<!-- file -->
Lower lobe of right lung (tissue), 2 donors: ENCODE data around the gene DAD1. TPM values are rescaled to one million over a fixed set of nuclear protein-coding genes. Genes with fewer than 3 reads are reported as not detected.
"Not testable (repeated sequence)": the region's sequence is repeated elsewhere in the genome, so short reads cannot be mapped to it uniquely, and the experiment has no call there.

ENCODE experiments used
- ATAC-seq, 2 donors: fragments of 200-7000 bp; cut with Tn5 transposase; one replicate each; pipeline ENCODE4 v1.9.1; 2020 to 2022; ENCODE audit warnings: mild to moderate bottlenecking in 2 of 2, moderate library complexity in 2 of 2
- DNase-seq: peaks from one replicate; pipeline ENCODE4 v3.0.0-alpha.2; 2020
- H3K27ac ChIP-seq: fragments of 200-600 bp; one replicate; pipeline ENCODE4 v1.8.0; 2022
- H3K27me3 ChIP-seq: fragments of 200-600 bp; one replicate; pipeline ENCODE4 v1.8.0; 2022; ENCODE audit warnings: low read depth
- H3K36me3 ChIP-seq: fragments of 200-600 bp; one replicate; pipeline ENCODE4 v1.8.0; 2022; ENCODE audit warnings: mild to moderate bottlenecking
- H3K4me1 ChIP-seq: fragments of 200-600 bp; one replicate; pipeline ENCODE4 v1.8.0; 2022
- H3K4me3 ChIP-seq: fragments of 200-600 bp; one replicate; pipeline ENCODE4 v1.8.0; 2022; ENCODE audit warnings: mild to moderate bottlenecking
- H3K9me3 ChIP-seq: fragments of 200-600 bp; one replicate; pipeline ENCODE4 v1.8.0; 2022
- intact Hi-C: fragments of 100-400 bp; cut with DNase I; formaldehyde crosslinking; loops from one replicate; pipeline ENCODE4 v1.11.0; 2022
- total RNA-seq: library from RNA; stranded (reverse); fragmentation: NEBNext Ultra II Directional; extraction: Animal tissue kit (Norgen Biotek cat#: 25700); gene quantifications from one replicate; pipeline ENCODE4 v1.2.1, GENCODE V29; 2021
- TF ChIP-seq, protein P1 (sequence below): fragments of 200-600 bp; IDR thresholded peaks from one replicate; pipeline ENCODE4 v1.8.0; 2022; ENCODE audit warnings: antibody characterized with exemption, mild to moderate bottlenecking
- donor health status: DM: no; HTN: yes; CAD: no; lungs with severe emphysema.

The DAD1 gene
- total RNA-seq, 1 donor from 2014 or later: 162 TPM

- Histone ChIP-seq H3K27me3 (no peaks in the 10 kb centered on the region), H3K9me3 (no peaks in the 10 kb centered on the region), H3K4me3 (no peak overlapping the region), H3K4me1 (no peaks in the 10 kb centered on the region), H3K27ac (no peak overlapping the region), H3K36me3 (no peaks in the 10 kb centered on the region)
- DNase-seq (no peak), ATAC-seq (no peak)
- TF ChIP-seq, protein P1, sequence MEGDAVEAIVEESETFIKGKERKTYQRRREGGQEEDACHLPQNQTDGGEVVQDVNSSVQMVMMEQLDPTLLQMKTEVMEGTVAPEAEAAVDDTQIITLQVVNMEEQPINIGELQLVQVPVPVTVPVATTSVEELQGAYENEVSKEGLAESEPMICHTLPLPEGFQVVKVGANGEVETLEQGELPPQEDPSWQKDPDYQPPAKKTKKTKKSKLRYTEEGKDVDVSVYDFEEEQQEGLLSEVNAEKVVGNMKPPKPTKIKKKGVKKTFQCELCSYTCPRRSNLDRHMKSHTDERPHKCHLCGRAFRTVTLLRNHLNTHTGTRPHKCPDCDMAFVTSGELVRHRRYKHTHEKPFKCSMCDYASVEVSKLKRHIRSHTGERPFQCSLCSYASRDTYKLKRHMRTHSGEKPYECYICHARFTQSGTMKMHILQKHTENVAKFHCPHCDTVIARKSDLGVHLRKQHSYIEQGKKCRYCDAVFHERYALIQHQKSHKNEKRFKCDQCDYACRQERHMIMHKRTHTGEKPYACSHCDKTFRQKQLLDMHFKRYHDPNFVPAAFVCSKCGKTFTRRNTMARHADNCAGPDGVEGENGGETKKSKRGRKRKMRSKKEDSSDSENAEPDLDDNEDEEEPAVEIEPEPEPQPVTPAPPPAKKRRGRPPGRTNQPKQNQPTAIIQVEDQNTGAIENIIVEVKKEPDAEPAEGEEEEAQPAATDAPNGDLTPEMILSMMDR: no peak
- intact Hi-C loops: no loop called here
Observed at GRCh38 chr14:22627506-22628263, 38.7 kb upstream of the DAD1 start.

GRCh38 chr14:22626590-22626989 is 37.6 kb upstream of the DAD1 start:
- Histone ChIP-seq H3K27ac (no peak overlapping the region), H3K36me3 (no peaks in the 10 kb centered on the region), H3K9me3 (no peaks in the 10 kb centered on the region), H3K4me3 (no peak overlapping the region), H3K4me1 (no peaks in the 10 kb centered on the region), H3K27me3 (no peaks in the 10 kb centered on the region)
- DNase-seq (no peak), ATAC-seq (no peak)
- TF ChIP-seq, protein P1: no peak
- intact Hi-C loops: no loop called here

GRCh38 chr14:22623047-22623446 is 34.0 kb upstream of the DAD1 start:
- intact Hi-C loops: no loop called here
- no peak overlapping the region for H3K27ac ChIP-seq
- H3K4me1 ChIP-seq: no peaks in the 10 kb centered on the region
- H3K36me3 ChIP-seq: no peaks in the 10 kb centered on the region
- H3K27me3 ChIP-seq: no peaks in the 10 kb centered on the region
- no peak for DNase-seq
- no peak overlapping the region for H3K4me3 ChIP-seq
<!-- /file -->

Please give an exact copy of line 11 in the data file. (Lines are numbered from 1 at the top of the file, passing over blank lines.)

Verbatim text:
- H3K9me3 ChIP-seq: fragments of 200-600 bp; one replicate; pipeline ENCODE4 v1.8.0; 2022